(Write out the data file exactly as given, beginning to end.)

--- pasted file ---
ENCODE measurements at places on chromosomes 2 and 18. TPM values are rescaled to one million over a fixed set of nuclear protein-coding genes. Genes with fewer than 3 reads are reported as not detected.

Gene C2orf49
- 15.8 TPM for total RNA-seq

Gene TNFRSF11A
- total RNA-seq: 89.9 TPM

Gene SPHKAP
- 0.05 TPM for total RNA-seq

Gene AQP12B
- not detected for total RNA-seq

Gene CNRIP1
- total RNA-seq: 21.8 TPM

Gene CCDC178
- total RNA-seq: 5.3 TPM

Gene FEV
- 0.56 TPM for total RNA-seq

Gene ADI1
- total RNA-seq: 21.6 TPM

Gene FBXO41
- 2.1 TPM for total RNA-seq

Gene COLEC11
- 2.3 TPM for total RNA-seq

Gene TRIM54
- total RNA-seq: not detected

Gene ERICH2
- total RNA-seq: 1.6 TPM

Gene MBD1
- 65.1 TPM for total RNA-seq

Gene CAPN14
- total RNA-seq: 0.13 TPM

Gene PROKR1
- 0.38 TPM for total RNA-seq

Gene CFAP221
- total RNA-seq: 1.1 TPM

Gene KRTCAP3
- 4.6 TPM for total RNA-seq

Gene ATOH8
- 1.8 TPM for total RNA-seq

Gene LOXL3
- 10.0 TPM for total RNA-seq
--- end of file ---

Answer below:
ENCODE measurements at places on chromosomes 2 and 18. TPM values are rescaled to one million over a fixed set of nuclear protein-coding genes. Genes with fewer than 3 reads are reported as not detected.

Gene C2orf49
- 15.8 TPM for total RNA-seq

Gene TNFRSF11A
- total RNA-seq: 89.9 TPM

Gene SPHKAP
- 0.05 TPM for total RNA-seq

Gene AQP12B
- not detected for total RNA-seq

Gene CNRIP1
- total RNA-seq: 21.8 TPM

Gene CCDC178
- total RNA-seq: 5.3 TPM

Gene FEV
- 0.56 TPM for total RNA-seq

Gene ADI1
- total RNA-seq: 21.6 TPM

Gene FBXO41
- 2.1 TPM for total RNA-seq

Gene COLEC11
- 2.3 TPM for total RNA-seq

Gene TRIM54
- total RNA-seq: not detected

Gene ERICH2
- total RNA-seq: 1.6 TPM

Gene MBD1
- 65.1 TPM for total RNA-seq

Gene CAPN14
- total RNA-seq: 0.13 TPM

Gene PROKR1
- 0.38 TPM for total RNA-seq

Gene CFAP221
- total RNA-seq: 1.1 TPM

Gene KRTCAP3
- 4.6 TPM for total RNA-seq

Gene ATOH8
- 1.8 TPM for total RNA-seq

Gene LOXL3
- 10.0 TPM for total RNA-seq